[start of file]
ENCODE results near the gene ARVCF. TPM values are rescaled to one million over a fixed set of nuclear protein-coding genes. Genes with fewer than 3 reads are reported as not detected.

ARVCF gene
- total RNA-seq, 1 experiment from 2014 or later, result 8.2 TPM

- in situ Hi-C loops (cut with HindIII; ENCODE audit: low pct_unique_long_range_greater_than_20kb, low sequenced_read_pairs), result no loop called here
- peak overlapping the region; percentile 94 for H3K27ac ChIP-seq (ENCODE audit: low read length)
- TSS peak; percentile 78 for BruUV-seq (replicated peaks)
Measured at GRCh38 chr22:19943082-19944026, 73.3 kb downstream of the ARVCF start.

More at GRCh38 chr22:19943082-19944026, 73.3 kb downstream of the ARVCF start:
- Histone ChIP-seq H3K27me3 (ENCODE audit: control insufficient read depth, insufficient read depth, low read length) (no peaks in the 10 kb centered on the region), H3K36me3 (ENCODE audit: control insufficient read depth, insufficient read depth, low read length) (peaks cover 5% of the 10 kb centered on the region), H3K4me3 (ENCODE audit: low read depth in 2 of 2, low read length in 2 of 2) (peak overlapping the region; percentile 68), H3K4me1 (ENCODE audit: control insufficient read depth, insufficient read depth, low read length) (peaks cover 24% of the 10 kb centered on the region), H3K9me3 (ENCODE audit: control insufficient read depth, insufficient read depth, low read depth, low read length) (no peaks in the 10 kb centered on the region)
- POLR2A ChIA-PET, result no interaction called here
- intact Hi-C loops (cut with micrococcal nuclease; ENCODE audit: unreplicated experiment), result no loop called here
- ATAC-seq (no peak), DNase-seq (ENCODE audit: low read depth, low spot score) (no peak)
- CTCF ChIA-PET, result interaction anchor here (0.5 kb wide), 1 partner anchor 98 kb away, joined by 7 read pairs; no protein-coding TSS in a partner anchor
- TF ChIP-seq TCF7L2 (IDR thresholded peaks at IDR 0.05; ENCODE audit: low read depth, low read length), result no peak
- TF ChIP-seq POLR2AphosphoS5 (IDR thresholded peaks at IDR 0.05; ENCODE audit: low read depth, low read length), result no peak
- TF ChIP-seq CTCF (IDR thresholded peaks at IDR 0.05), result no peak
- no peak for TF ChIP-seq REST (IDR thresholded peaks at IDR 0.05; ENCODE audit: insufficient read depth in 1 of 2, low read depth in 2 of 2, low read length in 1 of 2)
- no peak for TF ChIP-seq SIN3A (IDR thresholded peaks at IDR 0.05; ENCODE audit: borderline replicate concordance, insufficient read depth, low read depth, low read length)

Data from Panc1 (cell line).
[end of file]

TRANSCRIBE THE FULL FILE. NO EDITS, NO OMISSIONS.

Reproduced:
ENCODE results near the gene ARVCF. TPM values are rescaled to one million over a fixed set of nuclear protein-coding genes. Genes with fewer than 3 reads are reported as not detected.

ARVCF gene
- total RNA-seq, 1 experiment from 2014 or later, result 8.2 TPM

- in situ Hi-C loops (cut with HindIII; ENCODE audit: low pct_unique_long_range_greater_than_20kb, low sequenced_read_pairs), result no loop called here
- peak overlapping the region; percentile 94 for H3K27ac ChIP-seq (ENCODE audit: low read length)
- TSS peak; percentile 78 for BruUV-seq (replicated peaks)
Measured at GRCh38 chr22:19943082-19944026, 73.3 kb downstream of the ARVCF start.

More at GRCh38 chr22:19943082-19944026, 73.3 kb downstream of the ARVCF start:
- Histone ChIP-seq H3K27me3 (ENCODE audit: control insufficient read depth, insufficient read depth, low read length) (no peaks in the 10 kb centered on the region), H3K36me3 (ENCODE audit: control insufficient read depth, insufficient read depth, low read length) (peaks cover 5% of the 10 kb centered on the region), H3K4me3 (ENCODE audit: low read depth in 2 of 2, low read length in 2 of 2) (peak overlapping the region; percentile 68), H3K4me1 (ENCODE audit: control insufficient read depth, insufficient read depth, low read length) (peaks cover 24% of the 10 kb centered on the region), H3K9me3 (ENCODE audit: control insufficient read depth, insufficient read depth, low read depth, low read length) (no peaks in the 10 kb centered on the region)
- POLR2A ChIA-PET, result no interaction called here
- intact Hi-C loops (cut with micrococcal nuclease; ENCODE audit: unreplicated experiment), result no loop called here
- ATAC-seq (no peak), DNase-seq (ENCODE audit: low read depth, low spot score) (no peak)
- CTCF ChIA-PET, result interaction anchor here (0.5 kb wide), 1 partner anchor 98 kb away, joined by 7 read pairs; no protein-coding TSS in a partner anchor
- TF ChIP-seq TCF7L2 (IDR thresholded peaks at IDR 0.05; ENCODE audit: low read depth, low read length), result no peak
- TF ChIP-seq POLR2AphosphoS5 (IDR thresholded peaks at IDR 0.05; ENCODE audit: low read depth, low read length), result no peak
- TF ChIP-seq CTCF (IDR thresholded peaks at IDR 0.05), result no peak
- no peak for TF ChIP-seq REST (IDR thresholded peaks at IDR 0.05; ENCODE audit: insufficient read depth in 1 of 2, low read depth in 2 of 2, low read length in 1 of 2)
- no peak for TF ChIP-seq SIN3A (IDR thresholded peaks at IDR 0.05; ENCODE audit: borderline replicate concordance, insufficient read depth, low read depth, low read length)

Data from Panc1 (cell line).